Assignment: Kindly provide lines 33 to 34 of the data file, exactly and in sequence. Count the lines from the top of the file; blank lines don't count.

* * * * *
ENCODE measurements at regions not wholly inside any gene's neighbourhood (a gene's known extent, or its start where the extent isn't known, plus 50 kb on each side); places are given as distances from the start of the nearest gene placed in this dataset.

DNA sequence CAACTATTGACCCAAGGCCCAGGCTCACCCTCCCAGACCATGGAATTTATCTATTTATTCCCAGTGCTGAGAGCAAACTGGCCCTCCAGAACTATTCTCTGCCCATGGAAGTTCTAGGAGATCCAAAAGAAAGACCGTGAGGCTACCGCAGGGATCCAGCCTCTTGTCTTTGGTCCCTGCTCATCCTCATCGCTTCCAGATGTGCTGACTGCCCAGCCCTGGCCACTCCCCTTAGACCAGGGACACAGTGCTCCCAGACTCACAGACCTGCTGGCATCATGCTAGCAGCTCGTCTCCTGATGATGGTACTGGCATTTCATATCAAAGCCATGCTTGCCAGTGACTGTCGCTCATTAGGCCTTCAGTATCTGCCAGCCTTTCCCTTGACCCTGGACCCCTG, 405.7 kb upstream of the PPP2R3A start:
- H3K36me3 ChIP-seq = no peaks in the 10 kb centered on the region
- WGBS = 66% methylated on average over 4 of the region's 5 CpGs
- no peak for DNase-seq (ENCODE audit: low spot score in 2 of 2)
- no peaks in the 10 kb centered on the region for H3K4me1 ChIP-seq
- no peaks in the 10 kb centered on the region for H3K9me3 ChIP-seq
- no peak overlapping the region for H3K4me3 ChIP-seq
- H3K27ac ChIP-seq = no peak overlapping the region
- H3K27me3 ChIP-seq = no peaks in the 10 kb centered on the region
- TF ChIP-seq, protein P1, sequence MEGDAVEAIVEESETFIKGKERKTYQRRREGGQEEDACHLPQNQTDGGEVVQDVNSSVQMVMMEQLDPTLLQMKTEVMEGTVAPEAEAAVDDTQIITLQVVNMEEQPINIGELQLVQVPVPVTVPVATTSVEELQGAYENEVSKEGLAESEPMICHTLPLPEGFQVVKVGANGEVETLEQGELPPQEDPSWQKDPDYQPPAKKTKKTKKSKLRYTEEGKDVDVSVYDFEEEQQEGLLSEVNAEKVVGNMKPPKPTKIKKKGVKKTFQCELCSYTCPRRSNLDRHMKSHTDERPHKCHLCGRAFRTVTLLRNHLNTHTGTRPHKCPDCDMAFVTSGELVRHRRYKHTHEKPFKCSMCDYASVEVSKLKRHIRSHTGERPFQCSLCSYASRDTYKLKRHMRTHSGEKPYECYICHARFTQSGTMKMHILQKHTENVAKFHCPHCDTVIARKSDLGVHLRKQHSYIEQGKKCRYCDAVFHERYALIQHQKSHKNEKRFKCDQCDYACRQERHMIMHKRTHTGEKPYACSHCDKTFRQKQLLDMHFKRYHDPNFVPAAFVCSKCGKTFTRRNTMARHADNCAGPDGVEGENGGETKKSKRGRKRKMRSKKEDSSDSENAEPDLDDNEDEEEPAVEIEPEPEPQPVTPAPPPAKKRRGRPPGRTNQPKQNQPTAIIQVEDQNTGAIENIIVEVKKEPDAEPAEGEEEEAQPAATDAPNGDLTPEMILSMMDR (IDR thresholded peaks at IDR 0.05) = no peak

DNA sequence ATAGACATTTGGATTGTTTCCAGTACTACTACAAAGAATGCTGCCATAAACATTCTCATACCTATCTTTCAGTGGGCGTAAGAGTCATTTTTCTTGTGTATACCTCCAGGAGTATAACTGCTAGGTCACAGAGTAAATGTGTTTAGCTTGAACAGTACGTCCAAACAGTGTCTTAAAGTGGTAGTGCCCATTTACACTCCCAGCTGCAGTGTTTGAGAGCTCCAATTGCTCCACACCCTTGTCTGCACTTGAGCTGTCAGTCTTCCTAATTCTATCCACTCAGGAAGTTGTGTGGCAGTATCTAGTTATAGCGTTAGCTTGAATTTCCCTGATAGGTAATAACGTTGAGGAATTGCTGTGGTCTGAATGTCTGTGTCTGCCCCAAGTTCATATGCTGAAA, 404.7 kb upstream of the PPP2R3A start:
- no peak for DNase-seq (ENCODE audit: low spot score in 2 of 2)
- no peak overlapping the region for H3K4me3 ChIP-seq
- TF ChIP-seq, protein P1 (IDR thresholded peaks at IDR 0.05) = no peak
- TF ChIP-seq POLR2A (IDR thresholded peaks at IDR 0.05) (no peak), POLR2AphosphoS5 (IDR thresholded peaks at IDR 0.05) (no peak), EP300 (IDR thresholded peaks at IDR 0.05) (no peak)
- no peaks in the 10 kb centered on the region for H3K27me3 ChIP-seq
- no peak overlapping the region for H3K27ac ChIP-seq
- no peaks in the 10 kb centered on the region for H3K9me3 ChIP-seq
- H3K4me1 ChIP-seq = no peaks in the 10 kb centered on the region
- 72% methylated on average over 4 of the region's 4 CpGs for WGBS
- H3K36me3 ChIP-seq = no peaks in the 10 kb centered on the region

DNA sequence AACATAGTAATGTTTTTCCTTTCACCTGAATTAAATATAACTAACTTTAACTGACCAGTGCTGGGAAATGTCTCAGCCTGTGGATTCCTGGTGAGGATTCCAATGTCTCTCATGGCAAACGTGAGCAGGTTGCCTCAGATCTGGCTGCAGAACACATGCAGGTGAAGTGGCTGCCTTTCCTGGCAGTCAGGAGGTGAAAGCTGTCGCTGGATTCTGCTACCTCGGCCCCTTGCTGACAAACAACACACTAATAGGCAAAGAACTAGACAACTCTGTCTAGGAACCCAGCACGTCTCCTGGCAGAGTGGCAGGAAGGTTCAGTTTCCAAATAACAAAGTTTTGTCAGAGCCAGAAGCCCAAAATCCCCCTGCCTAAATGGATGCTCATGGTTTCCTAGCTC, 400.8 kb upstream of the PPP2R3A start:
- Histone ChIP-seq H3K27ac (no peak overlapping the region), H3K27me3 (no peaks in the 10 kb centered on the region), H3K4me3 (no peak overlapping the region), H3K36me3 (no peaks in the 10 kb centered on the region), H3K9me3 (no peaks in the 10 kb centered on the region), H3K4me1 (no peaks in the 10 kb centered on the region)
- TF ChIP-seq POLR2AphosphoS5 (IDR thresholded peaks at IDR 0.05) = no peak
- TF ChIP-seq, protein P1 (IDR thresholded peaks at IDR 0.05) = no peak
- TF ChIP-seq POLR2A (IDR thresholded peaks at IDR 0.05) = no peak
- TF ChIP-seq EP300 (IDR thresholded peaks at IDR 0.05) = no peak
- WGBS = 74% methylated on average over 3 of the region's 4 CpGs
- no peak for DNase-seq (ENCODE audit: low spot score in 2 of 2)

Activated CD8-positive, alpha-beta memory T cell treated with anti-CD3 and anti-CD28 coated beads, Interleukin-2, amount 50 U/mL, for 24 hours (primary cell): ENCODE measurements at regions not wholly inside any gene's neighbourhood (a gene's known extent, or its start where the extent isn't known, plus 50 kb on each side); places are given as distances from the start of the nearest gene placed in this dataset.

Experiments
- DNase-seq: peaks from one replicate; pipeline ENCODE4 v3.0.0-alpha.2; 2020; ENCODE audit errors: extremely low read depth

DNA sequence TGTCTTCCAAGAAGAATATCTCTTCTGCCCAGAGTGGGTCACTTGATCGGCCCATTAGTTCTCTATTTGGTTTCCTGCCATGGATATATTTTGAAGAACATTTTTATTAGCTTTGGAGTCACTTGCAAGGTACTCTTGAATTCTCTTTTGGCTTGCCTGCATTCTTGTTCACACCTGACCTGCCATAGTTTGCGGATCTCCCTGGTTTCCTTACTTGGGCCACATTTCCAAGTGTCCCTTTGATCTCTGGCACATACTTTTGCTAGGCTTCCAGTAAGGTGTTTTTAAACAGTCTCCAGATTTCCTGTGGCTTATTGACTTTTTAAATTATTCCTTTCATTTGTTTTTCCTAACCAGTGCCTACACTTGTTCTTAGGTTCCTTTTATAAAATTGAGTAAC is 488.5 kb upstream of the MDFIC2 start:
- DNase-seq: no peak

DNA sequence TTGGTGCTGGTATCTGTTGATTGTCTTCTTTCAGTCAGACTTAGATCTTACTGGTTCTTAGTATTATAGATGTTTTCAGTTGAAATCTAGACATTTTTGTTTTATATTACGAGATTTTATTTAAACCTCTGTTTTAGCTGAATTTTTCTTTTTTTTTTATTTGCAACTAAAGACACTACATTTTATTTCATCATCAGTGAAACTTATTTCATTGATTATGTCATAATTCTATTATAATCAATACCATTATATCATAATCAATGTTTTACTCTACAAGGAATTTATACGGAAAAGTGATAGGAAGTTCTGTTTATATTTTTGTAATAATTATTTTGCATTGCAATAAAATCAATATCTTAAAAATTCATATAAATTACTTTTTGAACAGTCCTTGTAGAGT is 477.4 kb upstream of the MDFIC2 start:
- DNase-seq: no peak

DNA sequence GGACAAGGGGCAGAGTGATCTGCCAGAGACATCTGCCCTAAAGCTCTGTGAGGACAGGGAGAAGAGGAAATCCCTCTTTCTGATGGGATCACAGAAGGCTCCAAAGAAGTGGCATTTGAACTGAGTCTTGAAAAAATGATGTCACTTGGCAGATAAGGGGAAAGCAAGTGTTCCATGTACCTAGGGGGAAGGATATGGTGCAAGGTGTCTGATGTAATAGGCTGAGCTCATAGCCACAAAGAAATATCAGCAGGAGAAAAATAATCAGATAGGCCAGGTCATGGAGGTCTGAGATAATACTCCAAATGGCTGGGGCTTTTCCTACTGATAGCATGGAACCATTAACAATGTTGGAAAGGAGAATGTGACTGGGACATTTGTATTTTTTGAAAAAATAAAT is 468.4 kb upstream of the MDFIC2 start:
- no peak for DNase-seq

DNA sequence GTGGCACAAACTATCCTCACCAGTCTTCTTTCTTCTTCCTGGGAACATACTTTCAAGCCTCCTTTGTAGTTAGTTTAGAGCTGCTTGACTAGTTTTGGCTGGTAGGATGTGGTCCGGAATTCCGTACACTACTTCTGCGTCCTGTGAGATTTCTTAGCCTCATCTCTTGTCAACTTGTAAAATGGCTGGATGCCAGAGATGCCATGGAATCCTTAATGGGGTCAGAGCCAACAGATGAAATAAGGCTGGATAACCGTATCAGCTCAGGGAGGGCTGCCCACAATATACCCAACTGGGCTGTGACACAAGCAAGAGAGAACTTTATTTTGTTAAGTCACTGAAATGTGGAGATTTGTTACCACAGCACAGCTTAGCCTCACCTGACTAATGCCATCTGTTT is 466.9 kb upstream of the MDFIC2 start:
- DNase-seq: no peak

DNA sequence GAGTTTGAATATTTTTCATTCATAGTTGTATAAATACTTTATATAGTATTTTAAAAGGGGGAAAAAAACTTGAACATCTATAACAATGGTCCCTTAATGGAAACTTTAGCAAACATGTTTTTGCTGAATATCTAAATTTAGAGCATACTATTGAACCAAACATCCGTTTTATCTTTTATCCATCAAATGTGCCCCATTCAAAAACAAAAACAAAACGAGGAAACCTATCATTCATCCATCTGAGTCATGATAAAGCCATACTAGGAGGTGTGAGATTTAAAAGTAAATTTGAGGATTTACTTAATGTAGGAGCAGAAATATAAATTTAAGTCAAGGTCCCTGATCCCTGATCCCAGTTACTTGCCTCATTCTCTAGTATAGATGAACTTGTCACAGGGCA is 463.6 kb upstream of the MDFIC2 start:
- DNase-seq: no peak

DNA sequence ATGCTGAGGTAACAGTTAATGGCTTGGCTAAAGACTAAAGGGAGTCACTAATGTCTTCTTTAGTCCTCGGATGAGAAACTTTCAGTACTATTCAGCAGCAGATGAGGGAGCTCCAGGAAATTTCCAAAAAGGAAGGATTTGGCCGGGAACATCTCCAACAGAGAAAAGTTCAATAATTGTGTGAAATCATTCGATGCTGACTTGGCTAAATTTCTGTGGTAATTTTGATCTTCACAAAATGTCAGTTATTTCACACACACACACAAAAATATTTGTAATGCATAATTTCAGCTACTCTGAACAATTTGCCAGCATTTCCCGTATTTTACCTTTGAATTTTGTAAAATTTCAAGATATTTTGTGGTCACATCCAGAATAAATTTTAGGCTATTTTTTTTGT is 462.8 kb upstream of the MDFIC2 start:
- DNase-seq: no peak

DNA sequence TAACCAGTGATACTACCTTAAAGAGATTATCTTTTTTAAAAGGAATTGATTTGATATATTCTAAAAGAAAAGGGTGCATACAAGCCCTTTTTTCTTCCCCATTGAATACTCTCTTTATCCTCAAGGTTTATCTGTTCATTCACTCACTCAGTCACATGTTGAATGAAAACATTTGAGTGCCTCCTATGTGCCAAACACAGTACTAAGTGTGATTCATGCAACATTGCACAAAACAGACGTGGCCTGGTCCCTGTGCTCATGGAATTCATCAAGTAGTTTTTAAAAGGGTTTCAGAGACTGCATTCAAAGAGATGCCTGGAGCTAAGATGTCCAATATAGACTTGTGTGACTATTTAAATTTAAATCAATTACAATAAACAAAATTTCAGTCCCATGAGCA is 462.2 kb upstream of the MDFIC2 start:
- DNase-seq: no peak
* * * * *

- DNase-seq: peaks from one replicate; pipeline ENCODE4 v3.0.0-alpha.2; 2020; ENCODE audit errors: extremely low read depth

DNA sequence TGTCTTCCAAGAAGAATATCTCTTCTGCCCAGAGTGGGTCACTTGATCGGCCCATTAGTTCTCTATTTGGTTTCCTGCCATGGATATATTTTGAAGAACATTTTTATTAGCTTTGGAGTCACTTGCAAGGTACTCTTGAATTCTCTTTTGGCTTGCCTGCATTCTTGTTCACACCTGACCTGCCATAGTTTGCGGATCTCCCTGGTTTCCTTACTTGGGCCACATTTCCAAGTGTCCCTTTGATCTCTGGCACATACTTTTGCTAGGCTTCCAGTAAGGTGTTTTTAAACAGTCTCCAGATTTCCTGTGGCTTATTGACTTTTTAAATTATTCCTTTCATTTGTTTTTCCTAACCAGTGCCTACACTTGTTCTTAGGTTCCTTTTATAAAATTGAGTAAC is 488.5 kb upstream of the MDFIC2 start: